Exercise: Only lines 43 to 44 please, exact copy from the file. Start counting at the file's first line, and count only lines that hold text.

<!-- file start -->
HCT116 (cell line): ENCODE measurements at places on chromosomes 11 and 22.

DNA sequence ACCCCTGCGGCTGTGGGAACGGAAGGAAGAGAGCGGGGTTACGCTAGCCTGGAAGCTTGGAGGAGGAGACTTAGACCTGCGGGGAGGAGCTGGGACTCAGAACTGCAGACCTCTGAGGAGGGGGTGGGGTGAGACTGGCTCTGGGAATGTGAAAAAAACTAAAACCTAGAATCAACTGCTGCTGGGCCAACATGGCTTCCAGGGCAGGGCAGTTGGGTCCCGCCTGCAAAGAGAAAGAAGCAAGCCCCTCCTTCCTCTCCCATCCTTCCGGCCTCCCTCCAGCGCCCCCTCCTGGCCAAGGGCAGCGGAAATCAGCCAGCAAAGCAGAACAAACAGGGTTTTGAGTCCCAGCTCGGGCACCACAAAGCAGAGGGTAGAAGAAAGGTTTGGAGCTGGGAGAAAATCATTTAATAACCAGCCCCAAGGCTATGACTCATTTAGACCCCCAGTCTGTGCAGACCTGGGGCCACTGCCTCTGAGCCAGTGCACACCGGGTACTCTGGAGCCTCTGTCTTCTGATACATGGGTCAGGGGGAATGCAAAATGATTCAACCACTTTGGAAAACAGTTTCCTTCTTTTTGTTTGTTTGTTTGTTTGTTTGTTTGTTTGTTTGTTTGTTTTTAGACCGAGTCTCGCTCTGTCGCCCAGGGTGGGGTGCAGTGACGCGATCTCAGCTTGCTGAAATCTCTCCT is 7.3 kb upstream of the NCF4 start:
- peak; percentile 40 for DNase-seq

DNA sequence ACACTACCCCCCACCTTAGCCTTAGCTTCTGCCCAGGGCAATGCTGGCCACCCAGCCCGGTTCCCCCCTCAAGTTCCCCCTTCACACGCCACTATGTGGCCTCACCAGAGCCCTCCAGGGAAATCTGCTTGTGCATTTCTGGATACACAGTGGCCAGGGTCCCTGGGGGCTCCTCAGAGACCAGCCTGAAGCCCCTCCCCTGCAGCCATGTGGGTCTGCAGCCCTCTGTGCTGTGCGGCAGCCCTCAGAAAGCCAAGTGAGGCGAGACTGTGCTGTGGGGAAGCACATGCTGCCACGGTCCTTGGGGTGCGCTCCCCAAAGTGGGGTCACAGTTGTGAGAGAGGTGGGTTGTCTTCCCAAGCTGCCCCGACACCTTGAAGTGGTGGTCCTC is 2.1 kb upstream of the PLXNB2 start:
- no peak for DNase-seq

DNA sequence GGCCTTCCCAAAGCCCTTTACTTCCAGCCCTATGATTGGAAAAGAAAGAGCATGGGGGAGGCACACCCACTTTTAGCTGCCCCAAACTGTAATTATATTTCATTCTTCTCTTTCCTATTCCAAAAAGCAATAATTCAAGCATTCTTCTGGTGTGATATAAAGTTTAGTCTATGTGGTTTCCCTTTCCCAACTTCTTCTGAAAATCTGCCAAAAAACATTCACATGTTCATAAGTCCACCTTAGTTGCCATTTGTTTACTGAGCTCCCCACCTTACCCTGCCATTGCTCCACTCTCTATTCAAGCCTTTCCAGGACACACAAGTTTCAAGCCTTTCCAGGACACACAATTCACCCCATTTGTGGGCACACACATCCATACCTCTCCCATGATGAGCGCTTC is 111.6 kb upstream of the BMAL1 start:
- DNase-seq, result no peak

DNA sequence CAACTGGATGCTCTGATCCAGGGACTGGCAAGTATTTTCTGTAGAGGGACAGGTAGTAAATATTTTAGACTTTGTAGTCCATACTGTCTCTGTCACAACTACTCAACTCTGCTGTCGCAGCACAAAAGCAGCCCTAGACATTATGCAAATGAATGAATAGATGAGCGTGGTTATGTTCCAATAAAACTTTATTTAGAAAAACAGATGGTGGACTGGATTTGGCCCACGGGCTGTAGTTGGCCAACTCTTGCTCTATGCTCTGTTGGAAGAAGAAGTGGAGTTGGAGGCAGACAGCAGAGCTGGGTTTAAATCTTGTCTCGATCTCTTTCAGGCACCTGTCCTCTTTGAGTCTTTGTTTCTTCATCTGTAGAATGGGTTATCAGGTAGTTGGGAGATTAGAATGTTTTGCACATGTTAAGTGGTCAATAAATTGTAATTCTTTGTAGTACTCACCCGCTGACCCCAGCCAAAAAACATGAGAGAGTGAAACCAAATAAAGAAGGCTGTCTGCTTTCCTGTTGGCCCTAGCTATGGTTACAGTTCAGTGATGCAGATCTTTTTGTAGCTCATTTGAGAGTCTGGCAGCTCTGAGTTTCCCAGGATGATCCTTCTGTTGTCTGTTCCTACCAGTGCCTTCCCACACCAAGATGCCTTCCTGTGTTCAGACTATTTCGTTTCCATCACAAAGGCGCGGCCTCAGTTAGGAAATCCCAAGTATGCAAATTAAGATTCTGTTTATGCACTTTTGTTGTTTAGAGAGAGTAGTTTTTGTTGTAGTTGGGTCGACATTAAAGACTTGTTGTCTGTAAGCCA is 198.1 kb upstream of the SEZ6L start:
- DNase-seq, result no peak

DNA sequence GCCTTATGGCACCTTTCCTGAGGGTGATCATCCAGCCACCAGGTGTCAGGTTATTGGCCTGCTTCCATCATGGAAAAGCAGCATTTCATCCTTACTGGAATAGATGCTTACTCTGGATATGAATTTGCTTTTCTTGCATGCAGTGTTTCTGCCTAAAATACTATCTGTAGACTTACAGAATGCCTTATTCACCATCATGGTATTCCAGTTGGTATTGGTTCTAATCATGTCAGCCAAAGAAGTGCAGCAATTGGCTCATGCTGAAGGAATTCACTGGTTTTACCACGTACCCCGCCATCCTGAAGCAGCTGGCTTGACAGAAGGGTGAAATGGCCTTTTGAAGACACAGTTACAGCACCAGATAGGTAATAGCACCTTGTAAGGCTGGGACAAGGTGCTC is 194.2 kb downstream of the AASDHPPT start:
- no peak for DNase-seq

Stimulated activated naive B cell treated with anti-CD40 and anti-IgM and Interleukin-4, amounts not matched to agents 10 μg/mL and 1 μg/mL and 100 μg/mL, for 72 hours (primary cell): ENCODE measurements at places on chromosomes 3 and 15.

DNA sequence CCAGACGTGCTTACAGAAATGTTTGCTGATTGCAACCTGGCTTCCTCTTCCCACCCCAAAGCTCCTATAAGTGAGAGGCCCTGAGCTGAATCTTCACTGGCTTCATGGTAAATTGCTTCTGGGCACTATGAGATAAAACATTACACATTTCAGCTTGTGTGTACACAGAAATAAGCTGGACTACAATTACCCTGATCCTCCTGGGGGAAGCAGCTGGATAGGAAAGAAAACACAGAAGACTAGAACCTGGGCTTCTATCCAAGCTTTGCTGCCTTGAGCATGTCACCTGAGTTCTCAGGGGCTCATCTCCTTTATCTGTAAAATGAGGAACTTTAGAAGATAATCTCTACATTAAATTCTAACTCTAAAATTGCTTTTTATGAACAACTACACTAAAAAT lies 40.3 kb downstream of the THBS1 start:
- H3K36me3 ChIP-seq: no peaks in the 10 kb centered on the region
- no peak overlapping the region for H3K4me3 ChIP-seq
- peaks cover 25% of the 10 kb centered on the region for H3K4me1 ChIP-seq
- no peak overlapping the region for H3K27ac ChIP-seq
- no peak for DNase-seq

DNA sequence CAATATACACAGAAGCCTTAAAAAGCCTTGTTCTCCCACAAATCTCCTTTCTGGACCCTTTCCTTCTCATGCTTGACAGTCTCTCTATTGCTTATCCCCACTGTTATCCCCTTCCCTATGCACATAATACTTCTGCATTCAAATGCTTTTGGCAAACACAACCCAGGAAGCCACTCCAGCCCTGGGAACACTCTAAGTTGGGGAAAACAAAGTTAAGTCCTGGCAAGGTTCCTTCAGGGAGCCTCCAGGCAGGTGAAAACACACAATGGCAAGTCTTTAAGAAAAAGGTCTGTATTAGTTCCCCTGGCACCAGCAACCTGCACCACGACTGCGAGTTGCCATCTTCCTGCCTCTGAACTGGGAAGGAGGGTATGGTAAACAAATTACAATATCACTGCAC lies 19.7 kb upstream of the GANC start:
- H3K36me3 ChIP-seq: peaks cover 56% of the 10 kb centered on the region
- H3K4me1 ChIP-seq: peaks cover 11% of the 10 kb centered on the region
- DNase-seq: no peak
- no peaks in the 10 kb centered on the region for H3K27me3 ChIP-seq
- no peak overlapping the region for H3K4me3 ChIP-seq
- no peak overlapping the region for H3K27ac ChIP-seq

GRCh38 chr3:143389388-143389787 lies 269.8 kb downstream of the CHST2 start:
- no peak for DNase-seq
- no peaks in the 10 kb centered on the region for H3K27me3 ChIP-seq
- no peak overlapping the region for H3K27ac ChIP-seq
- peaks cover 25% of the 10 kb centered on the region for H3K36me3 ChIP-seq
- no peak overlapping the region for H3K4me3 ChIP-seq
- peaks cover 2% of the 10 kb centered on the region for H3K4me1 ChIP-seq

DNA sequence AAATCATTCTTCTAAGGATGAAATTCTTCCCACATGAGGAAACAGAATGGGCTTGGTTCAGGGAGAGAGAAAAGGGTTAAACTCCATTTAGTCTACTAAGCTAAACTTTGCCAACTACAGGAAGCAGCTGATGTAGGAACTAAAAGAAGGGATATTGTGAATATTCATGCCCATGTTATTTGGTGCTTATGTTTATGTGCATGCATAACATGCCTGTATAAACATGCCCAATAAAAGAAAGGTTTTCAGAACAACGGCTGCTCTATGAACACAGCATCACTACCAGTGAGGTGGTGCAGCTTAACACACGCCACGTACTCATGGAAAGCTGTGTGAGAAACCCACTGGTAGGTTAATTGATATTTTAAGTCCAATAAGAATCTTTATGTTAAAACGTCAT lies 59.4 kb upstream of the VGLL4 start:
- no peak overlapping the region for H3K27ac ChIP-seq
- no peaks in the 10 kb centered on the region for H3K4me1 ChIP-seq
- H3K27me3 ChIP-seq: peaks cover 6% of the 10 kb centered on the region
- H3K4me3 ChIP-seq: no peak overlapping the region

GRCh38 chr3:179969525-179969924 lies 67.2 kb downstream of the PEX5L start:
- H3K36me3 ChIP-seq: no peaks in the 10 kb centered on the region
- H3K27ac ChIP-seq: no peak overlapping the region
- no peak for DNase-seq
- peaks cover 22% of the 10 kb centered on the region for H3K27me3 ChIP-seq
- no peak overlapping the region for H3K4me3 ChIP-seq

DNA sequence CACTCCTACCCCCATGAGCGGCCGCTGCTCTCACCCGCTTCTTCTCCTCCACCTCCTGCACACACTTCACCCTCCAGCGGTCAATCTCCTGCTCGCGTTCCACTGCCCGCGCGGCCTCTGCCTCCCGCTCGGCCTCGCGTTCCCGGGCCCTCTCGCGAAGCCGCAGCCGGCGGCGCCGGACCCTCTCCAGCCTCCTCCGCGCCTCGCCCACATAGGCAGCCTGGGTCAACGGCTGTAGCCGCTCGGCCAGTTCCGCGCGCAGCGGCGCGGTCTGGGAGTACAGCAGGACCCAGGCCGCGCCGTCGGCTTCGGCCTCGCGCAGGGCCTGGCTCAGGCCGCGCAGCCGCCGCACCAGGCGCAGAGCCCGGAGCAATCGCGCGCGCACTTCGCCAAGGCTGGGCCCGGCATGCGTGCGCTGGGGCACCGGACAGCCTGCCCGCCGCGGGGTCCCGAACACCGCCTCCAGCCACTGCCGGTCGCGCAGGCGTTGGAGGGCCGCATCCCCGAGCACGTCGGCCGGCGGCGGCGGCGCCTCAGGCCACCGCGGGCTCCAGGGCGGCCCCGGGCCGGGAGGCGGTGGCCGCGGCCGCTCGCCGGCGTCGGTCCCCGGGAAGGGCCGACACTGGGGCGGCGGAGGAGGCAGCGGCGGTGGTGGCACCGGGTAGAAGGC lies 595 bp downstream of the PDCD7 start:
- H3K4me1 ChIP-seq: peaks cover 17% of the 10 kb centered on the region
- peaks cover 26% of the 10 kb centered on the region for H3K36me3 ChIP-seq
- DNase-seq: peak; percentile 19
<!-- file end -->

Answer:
- no peak overlapping the region for H3K4me3 ChIP-seq

DNA sequence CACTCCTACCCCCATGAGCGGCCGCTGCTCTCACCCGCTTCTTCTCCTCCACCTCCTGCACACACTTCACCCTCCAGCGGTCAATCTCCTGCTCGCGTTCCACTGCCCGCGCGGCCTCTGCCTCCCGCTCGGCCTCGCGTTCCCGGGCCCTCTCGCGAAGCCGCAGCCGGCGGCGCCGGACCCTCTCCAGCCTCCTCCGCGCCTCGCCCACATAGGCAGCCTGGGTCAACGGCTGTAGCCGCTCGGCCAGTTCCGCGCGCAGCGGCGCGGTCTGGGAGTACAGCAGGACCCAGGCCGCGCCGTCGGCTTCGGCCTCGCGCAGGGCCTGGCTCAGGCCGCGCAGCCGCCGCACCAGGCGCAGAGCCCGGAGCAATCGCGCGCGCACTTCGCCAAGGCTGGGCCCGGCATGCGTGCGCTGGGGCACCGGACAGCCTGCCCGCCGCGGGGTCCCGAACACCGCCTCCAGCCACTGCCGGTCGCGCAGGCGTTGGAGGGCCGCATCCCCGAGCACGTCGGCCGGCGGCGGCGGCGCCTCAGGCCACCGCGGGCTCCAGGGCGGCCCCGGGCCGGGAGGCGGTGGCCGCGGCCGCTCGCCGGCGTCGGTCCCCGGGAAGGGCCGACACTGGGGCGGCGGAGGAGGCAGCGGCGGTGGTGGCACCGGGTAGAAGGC lies 595 bp downstream of the PDCD7 start: